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Opinion: New UN human rights council, not improved

Old commission vilified Israel; new council wrongly places Iran on commission to promote gender equality.

Delegates arrive for the general debate on the situation in Palestine and occupied Arab territories, at the 13th session of the Human Rights Council at the United Nations in Geneva, March 22, 2010. (Denis Balibouse/Reuters)

PALO ALTO — Who can forget when the American representative to the United Nations Human Rights Commission got up and walked out of the chamber in 2004, after the commission elected Sudan as a full-fledged member. Sudan, which at that time was slaughtering hundreds of thousands of its own people.

For that and other even more egregious acts, the U.N. abolished the Human Rights Commission in 2006 and replaced it with the U.N. Human Rights Council.

So then last week, the “new” Human Rights Council elected Iran to its Commission on the Status of Women, whose mission is to promote gender equality. Iran, one of whose senior clerics declared last month that women who dress immodestly “lead young men astray, corrupt their chastity and spread adultery in society, which increases earthquakes.” (Read another opinion about how Iran is unfit to oversee women's rights.)

This time the United States representative simply sat there and allowed the Iranian representative to be appointed “by acclamation.”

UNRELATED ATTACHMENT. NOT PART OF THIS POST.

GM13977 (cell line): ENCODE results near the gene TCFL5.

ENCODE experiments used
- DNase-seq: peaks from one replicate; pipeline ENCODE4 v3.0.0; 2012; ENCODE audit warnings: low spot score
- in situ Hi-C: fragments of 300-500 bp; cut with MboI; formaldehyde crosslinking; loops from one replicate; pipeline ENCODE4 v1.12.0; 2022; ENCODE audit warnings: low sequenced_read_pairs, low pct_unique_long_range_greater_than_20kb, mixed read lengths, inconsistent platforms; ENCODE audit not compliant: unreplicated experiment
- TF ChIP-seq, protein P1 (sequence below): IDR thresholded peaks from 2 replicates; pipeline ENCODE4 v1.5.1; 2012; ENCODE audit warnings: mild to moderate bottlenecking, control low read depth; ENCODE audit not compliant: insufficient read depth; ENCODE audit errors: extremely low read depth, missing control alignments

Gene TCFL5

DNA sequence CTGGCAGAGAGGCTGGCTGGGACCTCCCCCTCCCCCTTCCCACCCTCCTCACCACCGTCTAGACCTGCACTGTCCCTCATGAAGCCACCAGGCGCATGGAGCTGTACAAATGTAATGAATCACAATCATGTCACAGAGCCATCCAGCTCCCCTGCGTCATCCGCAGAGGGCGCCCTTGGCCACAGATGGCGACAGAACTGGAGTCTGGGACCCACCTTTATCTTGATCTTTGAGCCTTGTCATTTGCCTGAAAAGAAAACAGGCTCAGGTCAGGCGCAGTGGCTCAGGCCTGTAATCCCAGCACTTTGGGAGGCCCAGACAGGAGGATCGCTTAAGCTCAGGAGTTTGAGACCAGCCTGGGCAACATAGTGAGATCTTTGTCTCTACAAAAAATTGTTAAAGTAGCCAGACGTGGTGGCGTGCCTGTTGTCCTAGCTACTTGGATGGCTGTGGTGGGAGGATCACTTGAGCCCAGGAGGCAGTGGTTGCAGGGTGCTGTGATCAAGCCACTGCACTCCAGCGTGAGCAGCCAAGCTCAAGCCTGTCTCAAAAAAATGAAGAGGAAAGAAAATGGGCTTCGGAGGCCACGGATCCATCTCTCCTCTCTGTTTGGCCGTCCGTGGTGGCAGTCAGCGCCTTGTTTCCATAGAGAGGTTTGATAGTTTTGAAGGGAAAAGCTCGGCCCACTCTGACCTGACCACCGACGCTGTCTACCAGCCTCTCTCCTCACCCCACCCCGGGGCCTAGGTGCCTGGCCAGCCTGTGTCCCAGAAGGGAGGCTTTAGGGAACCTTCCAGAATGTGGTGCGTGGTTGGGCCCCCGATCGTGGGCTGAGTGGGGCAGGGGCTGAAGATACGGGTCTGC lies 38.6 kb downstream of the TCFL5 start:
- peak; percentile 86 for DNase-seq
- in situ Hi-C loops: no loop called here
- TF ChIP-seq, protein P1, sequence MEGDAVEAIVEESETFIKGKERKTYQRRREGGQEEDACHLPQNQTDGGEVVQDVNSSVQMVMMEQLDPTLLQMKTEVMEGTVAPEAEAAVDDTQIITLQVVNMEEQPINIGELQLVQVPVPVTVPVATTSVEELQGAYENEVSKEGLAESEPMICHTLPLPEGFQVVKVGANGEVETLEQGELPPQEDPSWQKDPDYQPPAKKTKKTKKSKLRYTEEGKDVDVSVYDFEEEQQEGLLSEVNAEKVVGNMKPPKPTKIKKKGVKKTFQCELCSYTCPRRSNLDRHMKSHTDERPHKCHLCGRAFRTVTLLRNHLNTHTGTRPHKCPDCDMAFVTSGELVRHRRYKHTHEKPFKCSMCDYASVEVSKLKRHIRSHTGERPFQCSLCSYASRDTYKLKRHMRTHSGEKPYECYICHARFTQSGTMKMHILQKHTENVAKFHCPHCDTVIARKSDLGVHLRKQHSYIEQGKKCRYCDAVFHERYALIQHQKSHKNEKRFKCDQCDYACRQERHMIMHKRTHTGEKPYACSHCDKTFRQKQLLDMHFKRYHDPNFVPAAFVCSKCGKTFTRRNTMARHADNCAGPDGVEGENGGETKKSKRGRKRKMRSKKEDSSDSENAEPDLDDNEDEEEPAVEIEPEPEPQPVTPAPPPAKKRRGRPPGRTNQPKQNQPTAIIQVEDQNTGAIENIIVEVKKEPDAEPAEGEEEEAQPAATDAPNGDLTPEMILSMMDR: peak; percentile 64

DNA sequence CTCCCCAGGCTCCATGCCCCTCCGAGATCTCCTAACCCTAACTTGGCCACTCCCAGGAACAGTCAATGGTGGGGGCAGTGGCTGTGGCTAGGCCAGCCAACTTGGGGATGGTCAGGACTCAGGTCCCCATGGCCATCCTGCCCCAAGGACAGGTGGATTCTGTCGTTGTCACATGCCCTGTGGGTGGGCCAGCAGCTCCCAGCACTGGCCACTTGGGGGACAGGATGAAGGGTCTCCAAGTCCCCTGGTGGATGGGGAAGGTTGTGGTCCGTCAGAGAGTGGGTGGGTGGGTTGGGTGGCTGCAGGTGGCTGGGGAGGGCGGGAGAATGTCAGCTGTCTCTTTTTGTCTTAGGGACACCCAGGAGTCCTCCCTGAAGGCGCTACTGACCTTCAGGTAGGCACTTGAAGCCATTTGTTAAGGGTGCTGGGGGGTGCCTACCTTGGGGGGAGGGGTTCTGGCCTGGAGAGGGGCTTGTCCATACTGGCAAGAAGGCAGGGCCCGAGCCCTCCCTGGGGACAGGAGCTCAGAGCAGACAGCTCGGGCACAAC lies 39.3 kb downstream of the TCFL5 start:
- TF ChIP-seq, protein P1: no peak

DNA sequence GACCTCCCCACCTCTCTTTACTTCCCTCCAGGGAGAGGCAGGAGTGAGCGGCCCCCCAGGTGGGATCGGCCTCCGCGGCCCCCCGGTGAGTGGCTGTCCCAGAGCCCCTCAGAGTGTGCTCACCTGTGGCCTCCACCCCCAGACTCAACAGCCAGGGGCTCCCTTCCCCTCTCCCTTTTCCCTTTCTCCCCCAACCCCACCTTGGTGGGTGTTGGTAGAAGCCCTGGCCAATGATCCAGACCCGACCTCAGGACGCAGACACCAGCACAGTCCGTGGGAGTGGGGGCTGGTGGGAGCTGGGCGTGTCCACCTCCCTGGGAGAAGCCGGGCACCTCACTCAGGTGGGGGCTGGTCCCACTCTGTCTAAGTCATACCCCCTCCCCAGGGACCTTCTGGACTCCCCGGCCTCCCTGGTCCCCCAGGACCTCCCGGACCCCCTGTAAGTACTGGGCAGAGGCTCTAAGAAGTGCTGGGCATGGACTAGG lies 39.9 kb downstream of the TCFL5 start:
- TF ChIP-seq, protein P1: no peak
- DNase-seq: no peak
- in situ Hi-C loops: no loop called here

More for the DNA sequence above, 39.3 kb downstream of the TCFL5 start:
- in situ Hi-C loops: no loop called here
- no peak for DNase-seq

President George W. Bush refused to appoint anyone to the council once it was established. President Barack Obama, following his penchant to engage with the “enemy,” reversed that decision and appointed a U.S. representative last year.

Well, as he and everyone else quickly learned, you can change the name, but that is not going to solve the problem. Just like the old commission, the new council must be representative of the world. That means it cannot fill its seats only with representatives from Sweden, Australia Brazil and Canada. So, right now, some of the nations charged with upholding the United Nations Universal Declaration of Human Rights are Cuba, China, Pakistan and Nigeria — every one of them human-rights abusers of the first order.

But perhaps the old Human Rights Commission’s greatest failing was its pathological obsession with Israel as the root of all evil in the world. That as much as anything else drove the Bush administration to urge the U.N. to abolish it. Here we are four years later, and of 40 angry condemnations of bad-actor nations issued in the new council’s short history, 33 of them have been directed at one country. North Korea or Sudan? Zimbabwe or Iran? Burma or Somalia? No, Israel.

A new “blood libel,” as some NGO’s are putting it, came out of the council just last month. A collection of upstanding nations led by Libya published a document on the council’s website, under the U.N. imprimatur, accusing “Israeli physicians, medical centers, rabbis and the Israeli army” of harvesting organs from “kidnaped and killed Palestinians” because the body parts “can be a source of great wealth through illegal trafficking in the world market. “After Israeli physicians remove organs they think marketable, the soldiers bury the bodies in graves that carry only numbers and no names.”